Skip navigation
Hardcover | Out of Print | 412 pp. | 6 x 9 in | June 1999 | ISBN: 9780262032629
Paperback | $28.00 X | £22.95 | 412 pp. | 6 x 9 in | August 2000 | ISBN: 9780262531795
Mouseover for Online Attention Data

Howard Aiken

Portrait of a Computer Pioneer


Howard Hathaway Aiken (1900-1973) was a major figure of the early digital era. He is best known for his first machine, the IBM Automatic Sequence Controlled Calculator or Harvard Mark I, conceived in 1937 and put into operation in 1944. But he also made significant contributions to the development of applications for the new machines and to the creation of a university curriculum for computer science.

This biography of Aiken, by a major historian of science who was also a colleague of Aiken's at Harvard, offers a clear and often entertaining introduction to Aiken and his times. Aiken's Mark I was the most intensely used of the early large-scale, general-purpose automatic digital computers, and it had a significant impact on the machines that followed. Aiken also proselytized for the computer among scientists, scholars, and businesspeople and explored novel applications in data processing, automatic billing, and production control. But his most lasting contribution may have been the students who received degrees under him and then took prominent positions in academia and industry. I. Bernard Cohen argues convincingly for Aiken's significance as a shaper of the computer world in which we now live.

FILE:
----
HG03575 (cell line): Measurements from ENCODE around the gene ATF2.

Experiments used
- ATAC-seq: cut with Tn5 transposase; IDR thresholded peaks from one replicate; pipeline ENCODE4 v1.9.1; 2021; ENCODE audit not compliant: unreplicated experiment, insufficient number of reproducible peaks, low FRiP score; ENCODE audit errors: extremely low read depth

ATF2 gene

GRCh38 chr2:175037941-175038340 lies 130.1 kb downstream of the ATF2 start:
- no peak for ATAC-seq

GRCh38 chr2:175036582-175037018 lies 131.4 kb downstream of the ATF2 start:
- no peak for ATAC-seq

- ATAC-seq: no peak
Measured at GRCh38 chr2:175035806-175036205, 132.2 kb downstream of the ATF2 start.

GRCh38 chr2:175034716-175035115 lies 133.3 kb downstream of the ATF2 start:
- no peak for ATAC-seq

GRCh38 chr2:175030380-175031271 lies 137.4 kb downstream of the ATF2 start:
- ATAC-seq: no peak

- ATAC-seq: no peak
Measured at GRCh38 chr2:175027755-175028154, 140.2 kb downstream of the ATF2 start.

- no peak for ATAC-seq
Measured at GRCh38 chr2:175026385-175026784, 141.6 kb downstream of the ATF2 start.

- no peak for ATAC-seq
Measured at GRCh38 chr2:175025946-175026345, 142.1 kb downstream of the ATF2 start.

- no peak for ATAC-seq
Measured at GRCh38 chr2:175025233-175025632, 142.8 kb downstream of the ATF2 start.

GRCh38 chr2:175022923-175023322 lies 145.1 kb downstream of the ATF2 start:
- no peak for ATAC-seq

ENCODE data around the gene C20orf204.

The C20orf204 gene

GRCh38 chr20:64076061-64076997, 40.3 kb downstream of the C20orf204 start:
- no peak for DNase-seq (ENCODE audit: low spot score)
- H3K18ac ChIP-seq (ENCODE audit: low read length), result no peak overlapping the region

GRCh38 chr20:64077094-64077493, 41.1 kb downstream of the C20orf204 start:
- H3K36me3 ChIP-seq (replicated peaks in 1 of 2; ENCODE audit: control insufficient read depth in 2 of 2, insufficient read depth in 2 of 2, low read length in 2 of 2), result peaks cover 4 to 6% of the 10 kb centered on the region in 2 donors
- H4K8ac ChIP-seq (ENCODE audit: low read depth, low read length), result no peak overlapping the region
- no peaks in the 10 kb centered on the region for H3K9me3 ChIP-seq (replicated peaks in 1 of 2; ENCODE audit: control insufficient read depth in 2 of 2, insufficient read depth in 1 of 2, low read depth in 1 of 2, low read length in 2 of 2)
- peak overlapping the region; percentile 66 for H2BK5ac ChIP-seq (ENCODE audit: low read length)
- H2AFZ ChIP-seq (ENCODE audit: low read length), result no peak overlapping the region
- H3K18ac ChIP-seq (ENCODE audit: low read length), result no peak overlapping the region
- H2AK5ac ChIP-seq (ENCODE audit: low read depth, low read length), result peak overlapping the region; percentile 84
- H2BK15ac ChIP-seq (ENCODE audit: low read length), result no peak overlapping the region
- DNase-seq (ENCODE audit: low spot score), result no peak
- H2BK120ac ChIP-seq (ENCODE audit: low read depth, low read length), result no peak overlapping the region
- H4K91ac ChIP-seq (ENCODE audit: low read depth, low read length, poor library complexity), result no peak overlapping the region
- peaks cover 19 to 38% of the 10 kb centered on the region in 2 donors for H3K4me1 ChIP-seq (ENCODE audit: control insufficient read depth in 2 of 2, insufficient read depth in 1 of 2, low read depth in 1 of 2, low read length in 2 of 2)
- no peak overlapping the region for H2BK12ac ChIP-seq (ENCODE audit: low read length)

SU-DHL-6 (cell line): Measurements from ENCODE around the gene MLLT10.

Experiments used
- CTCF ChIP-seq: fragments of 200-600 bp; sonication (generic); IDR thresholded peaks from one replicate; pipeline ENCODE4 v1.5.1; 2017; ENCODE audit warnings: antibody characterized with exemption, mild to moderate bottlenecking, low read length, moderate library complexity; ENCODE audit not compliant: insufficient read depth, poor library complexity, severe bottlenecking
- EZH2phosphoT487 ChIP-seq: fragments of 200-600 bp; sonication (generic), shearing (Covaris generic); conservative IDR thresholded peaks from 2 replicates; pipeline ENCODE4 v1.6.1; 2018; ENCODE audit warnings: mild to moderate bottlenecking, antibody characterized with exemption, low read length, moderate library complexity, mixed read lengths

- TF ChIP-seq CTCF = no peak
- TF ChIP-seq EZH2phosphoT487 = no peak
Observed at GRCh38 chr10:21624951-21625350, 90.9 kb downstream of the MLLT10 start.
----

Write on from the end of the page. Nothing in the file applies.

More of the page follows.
“Cohen's close relationship with Aiken endows his history with rich details but never clouds his vision of Aiken's dark side. Much more than a history of computing, this book is an engaging story of a titanic personality at the dawn of the informationage."—Lawrence Hunter, New York Times Book Review

“The Aiken Portrait is on a par with Hodge's Turingbiography. I found the book thoroughly absorbing—a realpage-turner. Not only is it a story of computers, but it is a realslice of American life. It is affectionate and atmospheric, and itcarries terrific authority because of Professor Cohen's intimatepersonal knowledge of Aiken."—Martin Campbell-Kelly, University of Warwick, UK